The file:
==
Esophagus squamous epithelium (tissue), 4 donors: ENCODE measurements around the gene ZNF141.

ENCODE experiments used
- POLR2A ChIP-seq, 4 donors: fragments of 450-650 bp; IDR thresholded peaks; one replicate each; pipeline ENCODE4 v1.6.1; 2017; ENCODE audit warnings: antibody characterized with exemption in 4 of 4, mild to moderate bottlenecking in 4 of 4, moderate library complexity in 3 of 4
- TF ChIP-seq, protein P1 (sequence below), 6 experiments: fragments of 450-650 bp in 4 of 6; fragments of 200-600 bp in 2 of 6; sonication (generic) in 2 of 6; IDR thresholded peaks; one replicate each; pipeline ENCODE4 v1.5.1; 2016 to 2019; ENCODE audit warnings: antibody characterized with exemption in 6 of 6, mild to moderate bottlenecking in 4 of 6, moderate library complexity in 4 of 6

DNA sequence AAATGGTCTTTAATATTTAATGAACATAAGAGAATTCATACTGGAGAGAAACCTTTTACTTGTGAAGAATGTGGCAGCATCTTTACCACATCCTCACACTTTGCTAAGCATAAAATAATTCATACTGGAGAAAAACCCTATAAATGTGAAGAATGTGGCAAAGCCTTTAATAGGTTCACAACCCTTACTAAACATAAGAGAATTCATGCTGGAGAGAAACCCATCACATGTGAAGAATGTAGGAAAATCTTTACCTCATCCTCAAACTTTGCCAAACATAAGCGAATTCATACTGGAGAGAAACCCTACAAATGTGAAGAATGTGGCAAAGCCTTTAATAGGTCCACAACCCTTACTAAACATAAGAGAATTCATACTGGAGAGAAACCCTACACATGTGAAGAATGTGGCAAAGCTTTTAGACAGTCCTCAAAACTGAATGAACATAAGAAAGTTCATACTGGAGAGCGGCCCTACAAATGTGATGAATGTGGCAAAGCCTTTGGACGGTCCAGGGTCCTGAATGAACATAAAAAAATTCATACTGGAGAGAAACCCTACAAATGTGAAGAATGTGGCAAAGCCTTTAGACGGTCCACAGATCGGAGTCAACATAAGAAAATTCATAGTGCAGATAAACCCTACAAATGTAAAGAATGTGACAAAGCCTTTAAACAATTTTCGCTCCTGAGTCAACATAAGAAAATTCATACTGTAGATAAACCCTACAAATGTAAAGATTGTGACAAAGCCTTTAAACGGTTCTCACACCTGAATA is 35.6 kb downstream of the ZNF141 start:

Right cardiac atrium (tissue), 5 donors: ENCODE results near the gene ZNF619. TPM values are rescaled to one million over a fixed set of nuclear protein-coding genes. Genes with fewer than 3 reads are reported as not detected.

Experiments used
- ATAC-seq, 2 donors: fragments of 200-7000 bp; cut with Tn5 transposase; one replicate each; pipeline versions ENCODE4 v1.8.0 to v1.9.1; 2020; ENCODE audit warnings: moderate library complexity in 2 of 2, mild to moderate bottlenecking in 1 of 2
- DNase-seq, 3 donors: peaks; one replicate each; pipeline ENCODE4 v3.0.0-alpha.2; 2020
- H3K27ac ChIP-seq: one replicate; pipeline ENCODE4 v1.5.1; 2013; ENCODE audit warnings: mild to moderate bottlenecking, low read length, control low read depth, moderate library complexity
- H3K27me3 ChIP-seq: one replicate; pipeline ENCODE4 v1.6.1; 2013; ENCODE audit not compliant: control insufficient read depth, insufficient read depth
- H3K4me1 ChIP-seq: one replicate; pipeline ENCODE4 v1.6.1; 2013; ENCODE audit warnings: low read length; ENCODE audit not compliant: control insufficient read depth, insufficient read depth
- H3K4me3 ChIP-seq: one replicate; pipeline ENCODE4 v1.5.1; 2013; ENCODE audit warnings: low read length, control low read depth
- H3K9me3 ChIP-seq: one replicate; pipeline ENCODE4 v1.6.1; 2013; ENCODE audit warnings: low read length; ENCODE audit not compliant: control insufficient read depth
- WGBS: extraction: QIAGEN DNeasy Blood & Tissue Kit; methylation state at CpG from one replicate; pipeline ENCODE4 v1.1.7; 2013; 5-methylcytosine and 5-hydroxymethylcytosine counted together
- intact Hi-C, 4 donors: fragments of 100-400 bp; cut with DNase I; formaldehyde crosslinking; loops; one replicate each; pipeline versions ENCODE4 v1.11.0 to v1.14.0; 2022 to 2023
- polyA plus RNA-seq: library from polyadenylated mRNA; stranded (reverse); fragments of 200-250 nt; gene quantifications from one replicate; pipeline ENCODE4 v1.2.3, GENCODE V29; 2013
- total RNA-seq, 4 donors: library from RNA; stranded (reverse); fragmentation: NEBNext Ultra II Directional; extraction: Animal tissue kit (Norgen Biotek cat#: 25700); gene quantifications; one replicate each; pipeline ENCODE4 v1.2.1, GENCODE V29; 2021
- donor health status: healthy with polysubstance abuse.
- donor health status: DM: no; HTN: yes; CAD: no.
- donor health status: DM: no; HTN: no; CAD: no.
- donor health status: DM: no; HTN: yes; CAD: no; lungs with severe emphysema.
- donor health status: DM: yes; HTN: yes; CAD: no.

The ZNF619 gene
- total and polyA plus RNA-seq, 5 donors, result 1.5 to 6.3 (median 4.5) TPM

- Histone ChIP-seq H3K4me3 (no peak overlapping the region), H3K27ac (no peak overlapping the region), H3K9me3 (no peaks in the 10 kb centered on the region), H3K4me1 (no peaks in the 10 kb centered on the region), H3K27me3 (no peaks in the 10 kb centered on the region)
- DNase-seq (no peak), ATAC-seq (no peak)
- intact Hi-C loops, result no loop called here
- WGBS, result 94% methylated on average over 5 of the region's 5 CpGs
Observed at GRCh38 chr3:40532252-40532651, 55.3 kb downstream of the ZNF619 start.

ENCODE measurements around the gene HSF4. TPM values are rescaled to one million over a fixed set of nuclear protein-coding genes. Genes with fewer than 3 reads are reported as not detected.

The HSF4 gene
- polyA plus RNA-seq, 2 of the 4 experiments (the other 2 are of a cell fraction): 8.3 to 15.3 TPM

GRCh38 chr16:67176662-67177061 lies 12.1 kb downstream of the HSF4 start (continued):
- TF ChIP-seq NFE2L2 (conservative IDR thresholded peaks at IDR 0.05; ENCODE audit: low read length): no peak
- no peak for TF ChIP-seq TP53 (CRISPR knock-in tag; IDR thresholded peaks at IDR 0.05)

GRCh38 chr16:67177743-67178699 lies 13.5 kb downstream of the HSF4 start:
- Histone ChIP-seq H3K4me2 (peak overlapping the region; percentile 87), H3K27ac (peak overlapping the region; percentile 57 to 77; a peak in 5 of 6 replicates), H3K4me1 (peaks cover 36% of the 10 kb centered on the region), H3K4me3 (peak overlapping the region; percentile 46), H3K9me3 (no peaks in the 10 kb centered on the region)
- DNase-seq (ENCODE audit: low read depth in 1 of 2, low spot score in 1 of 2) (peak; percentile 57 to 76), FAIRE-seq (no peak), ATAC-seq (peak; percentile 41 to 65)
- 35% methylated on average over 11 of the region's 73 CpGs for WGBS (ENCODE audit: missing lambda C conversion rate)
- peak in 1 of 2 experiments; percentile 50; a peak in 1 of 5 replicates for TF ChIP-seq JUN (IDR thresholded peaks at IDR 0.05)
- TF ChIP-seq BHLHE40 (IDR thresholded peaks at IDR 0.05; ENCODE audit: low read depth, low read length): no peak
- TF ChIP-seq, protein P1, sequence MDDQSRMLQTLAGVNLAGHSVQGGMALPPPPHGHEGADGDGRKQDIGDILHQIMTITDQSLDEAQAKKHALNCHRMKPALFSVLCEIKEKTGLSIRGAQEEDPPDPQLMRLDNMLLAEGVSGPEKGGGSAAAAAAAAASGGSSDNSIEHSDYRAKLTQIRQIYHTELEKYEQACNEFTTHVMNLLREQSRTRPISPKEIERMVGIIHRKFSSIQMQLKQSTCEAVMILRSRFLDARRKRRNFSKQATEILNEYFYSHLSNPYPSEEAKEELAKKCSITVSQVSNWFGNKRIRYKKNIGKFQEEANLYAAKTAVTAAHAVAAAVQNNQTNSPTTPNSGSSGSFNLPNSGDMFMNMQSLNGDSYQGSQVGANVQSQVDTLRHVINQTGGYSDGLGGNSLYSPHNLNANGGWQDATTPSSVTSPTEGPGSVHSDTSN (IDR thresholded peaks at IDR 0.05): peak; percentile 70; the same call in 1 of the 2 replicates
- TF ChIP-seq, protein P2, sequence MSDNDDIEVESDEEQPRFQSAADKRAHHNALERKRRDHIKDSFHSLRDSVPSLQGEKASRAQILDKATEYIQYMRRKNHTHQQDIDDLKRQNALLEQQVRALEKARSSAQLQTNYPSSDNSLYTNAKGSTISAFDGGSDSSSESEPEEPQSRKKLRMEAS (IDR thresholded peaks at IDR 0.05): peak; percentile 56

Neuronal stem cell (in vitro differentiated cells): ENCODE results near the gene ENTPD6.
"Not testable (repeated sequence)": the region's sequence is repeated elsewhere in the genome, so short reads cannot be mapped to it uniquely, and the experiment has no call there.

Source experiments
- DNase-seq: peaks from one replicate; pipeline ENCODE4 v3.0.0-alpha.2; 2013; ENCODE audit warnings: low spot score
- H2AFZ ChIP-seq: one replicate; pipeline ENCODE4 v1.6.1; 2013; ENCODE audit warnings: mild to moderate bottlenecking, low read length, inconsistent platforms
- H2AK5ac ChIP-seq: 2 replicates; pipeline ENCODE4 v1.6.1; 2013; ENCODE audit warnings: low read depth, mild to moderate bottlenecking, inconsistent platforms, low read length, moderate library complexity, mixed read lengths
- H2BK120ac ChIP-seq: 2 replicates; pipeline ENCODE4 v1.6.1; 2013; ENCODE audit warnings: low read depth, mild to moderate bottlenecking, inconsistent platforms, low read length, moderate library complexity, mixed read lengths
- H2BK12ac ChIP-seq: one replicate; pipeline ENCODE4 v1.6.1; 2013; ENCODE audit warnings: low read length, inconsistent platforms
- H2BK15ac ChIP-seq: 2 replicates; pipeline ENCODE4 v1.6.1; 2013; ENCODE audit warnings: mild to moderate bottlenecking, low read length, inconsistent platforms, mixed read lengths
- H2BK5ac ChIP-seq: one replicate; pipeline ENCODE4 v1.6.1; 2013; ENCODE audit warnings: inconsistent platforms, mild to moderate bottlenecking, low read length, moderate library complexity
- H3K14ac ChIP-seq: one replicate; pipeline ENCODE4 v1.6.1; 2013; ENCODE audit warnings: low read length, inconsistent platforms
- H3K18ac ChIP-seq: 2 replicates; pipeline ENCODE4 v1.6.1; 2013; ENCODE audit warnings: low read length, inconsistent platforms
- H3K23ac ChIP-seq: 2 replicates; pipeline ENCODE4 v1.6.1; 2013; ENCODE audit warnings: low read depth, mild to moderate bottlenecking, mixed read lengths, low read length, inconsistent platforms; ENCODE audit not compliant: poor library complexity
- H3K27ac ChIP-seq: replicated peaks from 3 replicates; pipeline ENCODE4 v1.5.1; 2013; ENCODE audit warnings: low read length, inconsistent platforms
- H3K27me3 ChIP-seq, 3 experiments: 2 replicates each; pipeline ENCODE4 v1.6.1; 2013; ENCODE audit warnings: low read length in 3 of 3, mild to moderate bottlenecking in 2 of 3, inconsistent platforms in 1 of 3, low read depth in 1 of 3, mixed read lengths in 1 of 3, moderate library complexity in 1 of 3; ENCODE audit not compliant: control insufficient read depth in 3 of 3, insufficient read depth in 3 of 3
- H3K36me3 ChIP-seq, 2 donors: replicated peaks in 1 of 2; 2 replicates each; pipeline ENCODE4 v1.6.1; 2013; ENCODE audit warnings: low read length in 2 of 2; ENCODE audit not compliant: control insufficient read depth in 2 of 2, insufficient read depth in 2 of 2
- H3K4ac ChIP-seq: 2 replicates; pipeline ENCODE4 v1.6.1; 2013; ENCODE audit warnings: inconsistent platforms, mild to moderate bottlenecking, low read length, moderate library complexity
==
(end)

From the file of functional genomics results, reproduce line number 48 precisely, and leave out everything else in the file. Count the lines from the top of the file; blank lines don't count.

- DNase-seq: peaks from one replicate; pipeline ENCODE4 v3.0.0-alpha.2; 2013; ENCODE audit warnings: low spot score